It is in this worsening economic climate that sections of the ruling elite are seeking to hail Sweden’s response to a previous downturn as a viable means to deal with the current crisis of capitalism. Even a cursory comparison of the current situation with that which Sweden confronted in the early 1990s proves that there is no basis for such claims.

The banking crisis which confronted Sweden in 1991-92 was chiefly a regional one. It emerged out of a vast increase in property speculation during the 1980s, as well as a deregulation of the banking sector. While it had a significant impact in neighbouring Finland, Norway and Denmark, only a brief economic slowdown was felt internationally. The new markets opened up for the capitalist system by the collapse of the Soviet Union and its satellite states in eastern Europe, together with the rapid rise of financial speculation centred in the United States, allowed capitalism to experience a period of boom during the mid-1990s.

In an article published earlier this month, Borg and foreign minister Karl Bildt claim that the government’s decision to take control of the banks and cover their losses with taxpayers’ money was the key to the subsequent stabilisation in Sweden. They go on to state that the government made back its investment by selling off valuable assets at a later date when economic conditions had improved. “We learned then the importance of restoring confidence and that capital injections are vital—if necessary with government money,” they write.

The problem which their analysis does not address is that such conditions do not exist in 2011. No serious economic observer has predicted a significant recovery in the global economy over the next period, with the growth rates of the 1990s ruled out. In addition, the balance sheet of the Swedish government was much stronger in the early 1990s than those of government’s throughout Europe today.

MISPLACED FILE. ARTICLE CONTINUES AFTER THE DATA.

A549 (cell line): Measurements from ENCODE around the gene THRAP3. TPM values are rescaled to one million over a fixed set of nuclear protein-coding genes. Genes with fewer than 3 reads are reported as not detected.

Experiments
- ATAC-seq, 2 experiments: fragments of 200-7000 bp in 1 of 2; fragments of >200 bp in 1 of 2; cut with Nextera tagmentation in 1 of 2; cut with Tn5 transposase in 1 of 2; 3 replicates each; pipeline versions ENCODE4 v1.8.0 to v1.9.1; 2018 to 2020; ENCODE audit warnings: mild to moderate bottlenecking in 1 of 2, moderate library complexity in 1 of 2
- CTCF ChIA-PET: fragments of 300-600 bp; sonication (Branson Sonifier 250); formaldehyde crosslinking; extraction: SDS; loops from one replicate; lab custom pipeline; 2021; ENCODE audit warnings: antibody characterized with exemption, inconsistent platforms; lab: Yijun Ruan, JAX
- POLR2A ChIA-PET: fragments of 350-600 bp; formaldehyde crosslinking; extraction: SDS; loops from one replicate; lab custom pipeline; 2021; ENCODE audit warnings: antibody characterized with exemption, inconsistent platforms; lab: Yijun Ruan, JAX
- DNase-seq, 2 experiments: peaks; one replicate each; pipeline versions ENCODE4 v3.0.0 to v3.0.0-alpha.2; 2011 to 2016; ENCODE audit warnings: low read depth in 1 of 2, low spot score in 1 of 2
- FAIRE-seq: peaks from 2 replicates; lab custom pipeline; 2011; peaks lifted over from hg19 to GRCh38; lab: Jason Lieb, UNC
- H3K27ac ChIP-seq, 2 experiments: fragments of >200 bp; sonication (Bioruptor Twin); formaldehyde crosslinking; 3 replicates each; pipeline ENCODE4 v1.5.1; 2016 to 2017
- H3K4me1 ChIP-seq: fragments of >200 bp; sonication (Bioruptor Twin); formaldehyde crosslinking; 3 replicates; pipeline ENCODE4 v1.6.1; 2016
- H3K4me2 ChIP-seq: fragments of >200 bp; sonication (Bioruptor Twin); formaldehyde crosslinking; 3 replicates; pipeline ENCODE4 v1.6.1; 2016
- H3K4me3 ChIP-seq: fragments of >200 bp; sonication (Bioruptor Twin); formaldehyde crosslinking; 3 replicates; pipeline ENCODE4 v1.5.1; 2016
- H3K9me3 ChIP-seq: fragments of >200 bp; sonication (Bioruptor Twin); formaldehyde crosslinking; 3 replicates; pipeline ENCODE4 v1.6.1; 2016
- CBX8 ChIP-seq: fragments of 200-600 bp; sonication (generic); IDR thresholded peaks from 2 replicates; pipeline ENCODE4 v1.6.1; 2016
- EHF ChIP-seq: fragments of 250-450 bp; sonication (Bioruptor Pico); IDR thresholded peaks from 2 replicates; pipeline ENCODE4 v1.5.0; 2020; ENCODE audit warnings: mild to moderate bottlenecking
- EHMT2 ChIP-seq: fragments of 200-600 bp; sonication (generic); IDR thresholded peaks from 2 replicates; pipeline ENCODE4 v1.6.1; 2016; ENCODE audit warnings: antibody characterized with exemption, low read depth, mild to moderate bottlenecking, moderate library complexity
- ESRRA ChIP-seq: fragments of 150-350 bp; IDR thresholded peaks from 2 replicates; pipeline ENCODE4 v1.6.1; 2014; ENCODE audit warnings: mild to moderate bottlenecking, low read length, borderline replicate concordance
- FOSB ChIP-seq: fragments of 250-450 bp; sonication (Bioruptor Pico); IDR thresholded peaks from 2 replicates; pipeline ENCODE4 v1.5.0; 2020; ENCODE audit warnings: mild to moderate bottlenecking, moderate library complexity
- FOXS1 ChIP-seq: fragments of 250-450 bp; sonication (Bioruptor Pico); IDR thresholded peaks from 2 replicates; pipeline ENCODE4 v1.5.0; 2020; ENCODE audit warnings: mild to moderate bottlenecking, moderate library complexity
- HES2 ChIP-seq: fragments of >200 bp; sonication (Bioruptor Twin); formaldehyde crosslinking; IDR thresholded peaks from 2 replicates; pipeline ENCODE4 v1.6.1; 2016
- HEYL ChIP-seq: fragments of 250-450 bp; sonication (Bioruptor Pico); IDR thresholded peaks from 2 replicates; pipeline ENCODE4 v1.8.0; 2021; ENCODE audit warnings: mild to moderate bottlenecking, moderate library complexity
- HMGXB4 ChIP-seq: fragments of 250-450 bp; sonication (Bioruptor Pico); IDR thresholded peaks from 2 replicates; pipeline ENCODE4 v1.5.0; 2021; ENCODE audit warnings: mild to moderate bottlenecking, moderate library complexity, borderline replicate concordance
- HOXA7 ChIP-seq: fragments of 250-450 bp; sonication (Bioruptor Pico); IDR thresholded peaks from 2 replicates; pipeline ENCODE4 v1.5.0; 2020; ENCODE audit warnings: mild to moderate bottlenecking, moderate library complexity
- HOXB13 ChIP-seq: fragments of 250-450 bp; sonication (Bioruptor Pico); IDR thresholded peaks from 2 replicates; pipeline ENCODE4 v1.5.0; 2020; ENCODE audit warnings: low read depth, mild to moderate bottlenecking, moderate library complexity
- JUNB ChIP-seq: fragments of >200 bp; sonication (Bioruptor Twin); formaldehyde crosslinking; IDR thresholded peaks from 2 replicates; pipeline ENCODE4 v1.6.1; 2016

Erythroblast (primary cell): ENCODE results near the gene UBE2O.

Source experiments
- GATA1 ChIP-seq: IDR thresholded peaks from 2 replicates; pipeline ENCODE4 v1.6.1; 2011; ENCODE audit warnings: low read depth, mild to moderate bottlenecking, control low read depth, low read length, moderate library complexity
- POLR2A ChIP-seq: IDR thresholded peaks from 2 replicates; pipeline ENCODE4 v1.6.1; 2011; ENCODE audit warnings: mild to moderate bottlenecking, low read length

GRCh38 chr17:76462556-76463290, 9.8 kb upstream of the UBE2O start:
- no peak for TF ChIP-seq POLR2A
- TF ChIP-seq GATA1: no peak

They also choose to leave out the impact of the decision to assume responsibility for the private debts of the banks. For the working class in Sweden, it represented the beginning of a serious attack on their living standards. As the English language news service The Local noted tellingly of the 1990s, “Sweden also cut public sector jobs, slashed pension and unemployment benefits, sold off publicly-owned companies and hiked union membership fees as part of efforts to stabilise the economy and its public finances.”

These cuts were imposed by governments led by both Social Democratic and the older right-wing parties. The sharp shift to the right of the Social Democrats during its period in government from 1994-2006, allowed the victory of the right-wing Alliance in 2006, who upon taking power were able to launch the largest and most widespread privatisation drive in Sweden’s history.

In reality, the measures for which Borg is calling are not fundamentally different from the massive state bailouts of the banks which took place in 2008-09. Governments across the globe have assumed responsibility for billions in banking debt. Whereas in an earlier period it was partly possible to deny the impact of a bailout of the financial elite with the use of public funds, today such measures must be accompanied by a vicious intensification of austerity measures directed against working people. Sweden will not be an exception to this.